In a surprising twist, it was recently announced that Mexican matinee idol Saul Alvarez has agreed to face nifty Cuban technician Erislandy Lara at the MGM Grand in Las Vegas on July 12 in a non-title bout scheduled for 12 rounds.
Under normal circumstances—if they even exist in boxing—a fighter as popular as “Canelo” would look for soft touches to maximize his risk-to-reward ratio for as long as possible. It sounds paradoxical, but legitimate attractions like Alvarez—who sold over 350,000 pay-per-views in his last fight and who draws numberless television viewers in Mexico—often have an easier time of it than most. As far back as last November there was speculation that Alvarez was targeting off-brand junior middleweight champion Sergey Rabchenko from Belarus for a fairly safe outing. After all, Alvarez is an ATM for his promoter, his manager, his trainer, and his network. With so many people dependent on his success, it seems almost shocking that Alvarez picked Lara, one of the trickiest southpaws in the business, as his next opponent.
The 31-year-old Lara insulted Alvarez as often as possible on—where else?—social media in order to goad Alvarez. He even crashed the press conference after Alvarez scored a TKO over Alfredo Angulo last March. There, in front of the assembled media, Lara accused Alvarez of cowardice, always fighting words to a Mexican. Even after this fight was officially announced, Lara continued heckling Alvarez. Recently, he posted a cartoonish image of Alvarez on his Twitter feed. In the picture, Alvarez, with his oversized head superimposed on the body of a child, is sitting at a school desk, presumably waiting for a lesson from Lara. Naturally, Alvarez was reportedly even more upset after that stunt. Who wants to be made to look like a muñequito?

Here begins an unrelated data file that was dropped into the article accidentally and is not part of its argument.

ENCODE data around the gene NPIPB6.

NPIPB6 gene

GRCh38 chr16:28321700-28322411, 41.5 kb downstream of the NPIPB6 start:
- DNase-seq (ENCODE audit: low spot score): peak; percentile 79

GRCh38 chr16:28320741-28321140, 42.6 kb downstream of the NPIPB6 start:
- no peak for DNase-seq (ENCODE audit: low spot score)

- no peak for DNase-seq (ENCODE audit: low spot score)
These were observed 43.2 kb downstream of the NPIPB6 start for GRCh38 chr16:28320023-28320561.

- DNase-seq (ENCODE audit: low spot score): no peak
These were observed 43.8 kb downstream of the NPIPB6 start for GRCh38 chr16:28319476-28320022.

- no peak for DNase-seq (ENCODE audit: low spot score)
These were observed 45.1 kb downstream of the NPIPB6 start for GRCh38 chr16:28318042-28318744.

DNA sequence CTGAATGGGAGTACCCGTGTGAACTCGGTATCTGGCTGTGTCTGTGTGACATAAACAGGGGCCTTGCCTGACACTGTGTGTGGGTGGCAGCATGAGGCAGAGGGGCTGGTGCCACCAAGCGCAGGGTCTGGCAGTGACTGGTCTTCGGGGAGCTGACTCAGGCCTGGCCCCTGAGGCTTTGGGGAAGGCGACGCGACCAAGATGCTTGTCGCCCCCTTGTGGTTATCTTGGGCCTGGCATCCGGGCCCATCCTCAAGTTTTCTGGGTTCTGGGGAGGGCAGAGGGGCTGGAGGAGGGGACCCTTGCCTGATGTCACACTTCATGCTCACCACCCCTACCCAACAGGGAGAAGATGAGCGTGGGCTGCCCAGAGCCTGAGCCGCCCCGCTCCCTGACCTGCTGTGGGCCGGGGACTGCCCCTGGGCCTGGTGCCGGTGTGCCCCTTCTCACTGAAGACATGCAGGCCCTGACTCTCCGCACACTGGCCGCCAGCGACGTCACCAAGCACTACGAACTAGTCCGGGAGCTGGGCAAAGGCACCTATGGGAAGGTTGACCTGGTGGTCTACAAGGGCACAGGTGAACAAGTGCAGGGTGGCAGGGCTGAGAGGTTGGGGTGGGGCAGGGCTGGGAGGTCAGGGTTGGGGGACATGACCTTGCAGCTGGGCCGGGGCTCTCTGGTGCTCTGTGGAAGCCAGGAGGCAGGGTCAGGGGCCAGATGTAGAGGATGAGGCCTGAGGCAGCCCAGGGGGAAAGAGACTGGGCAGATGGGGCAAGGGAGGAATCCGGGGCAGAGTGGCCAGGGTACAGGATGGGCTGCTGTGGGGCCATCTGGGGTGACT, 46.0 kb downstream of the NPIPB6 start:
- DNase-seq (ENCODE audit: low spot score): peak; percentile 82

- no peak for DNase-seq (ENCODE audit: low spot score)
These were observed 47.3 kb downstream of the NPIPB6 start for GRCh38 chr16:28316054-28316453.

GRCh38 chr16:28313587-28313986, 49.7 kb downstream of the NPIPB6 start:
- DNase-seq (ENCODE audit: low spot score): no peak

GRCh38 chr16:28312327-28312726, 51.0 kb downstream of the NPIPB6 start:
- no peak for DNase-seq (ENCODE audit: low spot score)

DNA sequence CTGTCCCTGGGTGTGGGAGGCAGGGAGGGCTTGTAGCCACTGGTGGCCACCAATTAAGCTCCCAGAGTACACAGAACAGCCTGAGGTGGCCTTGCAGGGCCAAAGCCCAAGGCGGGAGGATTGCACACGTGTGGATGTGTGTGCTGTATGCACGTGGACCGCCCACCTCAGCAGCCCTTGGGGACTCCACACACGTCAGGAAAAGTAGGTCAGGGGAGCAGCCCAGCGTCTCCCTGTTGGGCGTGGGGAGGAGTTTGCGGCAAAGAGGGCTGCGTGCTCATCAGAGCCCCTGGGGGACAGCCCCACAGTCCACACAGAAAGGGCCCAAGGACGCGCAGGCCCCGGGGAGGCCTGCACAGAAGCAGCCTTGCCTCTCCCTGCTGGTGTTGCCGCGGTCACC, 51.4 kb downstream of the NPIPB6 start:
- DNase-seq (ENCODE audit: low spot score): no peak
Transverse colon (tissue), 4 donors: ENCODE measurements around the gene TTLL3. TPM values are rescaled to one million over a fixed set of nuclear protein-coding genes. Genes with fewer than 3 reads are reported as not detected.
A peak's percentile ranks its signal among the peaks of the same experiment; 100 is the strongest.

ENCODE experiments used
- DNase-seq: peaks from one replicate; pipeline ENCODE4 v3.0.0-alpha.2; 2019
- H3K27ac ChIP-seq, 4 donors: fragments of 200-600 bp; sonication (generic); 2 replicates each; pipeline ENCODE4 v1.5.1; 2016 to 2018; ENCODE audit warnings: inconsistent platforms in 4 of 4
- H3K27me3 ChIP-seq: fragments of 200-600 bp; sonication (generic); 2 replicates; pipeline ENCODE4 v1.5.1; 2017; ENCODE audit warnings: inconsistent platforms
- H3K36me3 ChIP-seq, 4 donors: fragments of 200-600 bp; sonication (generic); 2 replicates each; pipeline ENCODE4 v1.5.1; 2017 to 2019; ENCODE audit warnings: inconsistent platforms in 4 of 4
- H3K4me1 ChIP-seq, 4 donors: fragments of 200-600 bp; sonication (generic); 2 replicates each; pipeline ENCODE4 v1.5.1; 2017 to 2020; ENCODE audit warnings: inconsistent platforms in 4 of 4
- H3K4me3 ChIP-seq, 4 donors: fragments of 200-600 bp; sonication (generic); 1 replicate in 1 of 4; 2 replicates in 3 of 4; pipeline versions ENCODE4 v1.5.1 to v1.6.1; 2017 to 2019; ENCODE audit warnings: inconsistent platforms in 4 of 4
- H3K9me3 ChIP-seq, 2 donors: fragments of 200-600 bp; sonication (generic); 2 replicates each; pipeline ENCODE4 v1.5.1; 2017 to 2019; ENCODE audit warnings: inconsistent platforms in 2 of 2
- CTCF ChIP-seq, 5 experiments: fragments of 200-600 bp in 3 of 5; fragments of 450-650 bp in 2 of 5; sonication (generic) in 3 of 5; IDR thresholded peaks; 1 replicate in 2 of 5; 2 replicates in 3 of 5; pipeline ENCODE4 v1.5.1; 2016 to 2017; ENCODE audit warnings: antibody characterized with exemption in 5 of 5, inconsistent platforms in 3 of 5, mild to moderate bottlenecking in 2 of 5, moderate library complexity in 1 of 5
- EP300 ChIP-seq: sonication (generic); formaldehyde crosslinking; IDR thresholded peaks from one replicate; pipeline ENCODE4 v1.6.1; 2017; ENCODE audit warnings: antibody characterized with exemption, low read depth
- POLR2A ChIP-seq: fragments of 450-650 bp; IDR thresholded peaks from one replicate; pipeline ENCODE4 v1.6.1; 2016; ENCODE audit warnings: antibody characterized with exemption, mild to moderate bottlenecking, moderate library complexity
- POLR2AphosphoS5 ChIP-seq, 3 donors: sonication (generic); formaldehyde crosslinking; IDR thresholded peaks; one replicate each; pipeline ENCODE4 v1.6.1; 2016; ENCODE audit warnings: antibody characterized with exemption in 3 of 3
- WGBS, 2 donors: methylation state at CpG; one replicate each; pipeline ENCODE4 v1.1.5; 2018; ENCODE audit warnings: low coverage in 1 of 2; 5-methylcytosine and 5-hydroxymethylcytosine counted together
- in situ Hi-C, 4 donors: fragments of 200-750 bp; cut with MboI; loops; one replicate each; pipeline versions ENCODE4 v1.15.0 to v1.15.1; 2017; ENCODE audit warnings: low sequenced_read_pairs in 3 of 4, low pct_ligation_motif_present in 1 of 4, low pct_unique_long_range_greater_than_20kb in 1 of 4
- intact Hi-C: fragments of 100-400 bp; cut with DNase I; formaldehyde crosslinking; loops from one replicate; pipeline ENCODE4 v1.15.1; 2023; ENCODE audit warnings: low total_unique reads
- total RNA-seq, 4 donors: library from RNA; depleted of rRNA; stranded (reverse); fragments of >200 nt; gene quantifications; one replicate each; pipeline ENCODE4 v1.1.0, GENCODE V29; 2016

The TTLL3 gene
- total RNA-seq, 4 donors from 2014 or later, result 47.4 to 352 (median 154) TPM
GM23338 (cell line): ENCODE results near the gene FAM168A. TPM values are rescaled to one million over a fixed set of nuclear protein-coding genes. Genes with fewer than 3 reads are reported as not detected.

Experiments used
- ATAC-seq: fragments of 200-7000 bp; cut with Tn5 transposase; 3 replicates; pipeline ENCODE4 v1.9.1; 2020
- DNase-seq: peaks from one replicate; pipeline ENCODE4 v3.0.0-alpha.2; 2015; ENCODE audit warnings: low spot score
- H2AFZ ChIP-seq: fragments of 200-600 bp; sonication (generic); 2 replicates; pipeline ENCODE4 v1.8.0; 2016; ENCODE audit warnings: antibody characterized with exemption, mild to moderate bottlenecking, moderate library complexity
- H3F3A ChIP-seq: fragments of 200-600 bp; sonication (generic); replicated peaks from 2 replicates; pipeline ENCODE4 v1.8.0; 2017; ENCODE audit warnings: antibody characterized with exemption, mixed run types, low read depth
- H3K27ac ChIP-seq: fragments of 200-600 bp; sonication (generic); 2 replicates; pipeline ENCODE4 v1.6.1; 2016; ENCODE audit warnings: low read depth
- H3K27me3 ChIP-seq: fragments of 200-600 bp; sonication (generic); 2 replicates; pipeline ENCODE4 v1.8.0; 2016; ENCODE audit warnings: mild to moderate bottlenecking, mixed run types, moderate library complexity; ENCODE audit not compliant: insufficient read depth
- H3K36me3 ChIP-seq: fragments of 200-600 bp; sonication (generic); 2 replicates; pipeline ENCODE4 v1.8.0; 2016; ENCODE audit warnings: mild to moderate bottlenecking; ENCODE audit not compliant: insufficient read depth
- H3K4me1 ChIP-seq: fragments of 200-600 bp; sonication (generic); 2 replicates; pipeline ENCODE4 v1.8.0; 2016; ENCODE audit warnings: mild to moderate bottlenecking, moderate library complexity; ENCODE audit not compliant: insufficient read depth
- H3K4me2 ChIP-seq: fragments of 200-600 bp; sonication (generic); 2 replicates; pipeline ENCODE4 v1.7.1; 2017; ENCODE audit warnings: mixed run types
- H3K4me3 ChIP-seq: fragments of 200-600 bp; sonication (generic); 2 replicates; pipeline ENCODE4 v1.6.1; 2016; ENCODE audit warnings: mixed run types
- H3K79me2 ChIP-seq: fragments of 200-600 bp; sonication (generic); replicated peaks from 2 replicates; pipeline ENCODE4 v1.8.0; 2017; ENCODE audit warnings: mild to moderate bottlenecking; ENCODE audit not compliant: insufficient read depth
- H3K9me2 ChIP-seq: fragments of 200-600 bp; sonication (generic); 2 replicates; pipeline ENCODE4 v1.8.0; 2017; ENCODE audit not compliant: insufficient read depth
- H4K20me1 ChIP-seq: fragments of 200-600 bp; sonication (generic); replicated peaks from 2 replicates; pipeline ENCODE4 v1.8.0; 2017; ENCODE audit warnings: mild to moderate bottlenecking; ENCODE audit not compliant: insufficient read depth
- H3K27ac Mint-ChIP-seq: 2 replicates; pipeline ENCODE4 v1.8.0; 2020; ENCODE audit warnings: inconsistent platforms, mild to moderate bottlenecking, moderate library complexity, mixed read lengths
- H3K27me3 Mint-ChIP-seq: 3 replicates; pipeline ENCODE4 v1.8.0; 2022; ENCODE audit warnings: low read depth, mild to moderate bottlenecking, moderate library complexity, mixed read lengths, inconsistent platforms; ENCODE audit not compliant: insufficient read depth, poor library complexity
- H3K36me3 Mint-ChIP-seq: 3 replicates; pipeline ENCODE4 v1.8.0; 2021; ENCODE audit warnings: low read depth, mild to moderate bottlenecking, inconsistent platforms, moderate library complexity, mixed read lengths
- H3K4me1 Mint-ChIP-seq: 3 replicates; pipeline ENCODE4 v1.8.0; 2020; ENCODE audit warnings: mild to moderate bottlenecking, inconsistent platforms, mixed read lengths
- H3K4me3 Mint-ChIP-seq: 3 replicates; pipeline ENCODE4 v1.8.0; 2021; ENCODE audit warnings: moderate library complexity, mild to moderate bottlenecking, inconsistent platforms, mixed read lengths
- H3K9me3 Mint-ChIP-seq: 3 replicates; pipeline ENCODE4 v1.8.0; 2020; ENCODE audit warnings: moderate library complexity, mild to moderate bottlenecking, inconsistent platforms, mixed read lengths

— Erislandy Lara (@Laraboxing) April 15, 2014
In his last fight, Lara nearly whitewashed Austin Trout en route to a unanimous decision win at the Barclays Center in Brooklyn. Now, six years after he defected from Cuba on a speedboat bound for Mexico, Lara, who has a record of 19-1-2 with twelve knockouts, is ready for the biggest fight of his career.
Over the years, Alvarez, who sports a gaudy record of 43-1-1 with 31 knockouts, has earned his share of skeptics for some of the weak competition he has faced since first capturing the imagination of the Mexican public. But in the span of a little over a year, Alvarez will have faced Austin Trout, Floyd Mayweather, Jr., and Lara, a tough stretch for a fighter whose popularity has often overshadowed his accomplishments.
Alvarez and his handlers are probably thinking about how Lara hit the deck twice against the lumbering Angulo in 2013. That night, Lara recovered from the knockdowns and rallied to stop Angulo in the 8th round but may have raised suspicions about his chin in the process. Even if Alvarez believes his firepower is enough to hurt Lara, this fight is a legitimate risk for him. Let “Canelo” roll the dice. When fighters gamble, the big winners are the aficionados.
Carlos Acevedo is the editor of The Cruelest Sport and a full member of the Boxing Writers Association of America. His work has appeared in Boxing Digest Magazine, Maxboxing, Boxing World Magazine, and Esquina Boxeo.